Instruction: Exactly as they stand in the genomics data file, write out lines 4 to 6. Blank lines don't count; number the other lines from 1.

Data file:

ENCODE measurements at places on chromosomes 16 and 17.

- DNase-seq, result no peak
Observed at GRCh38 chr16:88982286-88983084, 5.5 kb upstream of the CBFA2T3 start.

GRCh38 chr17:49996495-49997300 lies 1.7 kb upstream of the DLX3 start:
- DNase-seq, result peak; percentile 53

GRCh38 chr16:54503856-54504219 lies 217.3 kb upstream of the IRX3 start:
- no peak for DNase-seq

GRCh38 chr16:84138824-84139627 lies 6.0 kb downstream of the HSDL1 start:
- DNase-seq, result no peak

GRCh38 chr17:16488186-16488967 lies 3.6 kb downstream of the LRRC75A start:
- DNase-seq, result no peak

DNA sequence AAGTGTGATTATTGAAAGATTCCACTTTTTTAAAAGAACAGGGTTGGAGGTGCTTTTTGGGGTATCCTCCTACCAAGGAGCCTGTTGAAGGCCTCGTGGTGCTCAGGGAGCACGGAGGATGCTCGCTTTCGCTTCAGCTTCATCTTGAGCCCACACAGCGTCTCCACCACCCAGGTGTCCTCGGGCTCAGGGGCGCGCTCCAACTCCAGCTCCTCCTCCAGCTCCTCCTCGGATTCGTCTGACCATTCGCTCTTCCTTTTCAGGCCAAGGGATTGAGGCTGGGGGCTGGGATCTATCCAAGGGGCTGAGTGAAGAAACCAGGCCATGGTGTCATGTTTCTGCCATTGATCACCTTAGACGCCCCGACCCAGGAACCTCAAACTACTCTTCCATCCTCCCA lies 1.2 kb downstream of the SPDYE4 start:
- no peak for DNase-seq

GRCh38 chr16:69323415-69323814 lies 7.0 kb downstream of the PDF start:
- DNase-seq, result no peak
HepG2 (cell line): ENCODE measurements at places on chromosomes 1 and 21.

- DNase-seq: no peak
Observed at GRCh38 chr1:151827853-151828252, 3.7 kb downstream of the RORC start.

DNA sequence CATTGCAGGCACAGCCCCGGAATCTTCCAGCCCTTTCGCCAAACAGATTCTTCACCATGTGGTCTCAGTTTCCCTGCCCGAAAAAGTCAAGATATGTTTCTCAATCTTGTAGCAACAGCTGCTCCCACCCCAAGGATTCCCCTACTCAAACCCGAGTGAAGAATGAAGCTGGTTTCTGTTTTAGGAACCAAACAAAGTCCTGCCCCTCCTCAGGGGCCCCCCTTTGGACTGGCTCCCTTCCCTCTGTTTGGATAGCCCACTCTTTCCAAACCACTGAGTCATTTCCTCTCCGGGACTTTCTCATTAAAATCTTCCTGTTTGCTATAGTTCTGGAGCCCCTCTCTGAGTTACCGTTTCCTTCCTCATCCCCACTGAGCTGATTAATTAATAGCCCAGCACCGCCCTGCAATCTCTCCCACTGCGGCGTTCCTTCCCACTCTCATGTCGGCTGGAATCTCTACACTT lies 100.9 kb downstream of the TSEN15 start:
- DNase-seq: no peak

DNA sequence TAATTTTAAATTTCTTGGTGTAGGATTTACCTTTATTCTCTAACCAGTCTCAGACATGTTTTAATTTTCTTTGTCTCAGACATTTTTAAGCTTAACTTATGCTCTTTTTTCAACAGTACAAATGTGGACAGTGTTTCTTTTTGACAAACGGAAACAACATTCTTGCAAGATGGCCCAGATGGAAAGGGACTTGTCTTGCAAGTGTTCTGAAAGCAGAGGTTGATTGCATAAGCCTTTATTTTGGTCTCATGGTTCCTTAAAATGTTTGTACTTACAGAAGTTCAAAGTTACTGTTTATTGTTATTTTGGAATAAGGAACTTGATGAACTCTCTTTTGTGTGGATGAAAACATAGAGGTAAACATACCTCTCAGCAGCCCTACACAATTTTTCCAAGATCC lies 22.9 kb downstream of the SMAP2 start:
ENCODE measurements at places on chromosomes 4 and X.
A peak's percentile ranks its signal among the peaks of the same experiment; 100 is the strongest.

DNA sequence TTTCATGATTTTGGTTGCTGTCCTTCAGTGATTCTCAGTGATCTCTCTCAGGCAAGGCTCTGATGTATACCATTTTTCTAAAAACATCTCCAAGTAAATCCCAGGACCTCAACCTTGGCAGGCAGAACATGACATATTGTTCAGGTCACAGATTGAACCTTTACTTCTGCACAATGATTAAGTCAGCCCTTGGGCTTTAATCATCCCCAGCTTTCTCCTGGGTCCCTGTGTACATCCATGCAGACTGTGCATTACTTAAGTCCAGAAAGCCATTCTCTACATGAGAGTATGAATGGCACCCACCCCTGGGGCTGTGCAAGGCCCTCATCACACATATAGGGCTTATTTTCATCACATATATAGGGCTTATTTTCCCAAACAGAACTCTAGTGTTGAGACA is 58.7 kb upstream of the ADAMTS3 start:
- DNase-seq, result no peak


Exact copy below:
GRCh38 chr17:49996495-49997300 lies 1.7 kb upstream of the DLX3 start:
- DNase-seq, result peak; percentile 53

GRCh38 chr16:54503856-54504219 lies 217.3 kb upstream of the IRX3 start: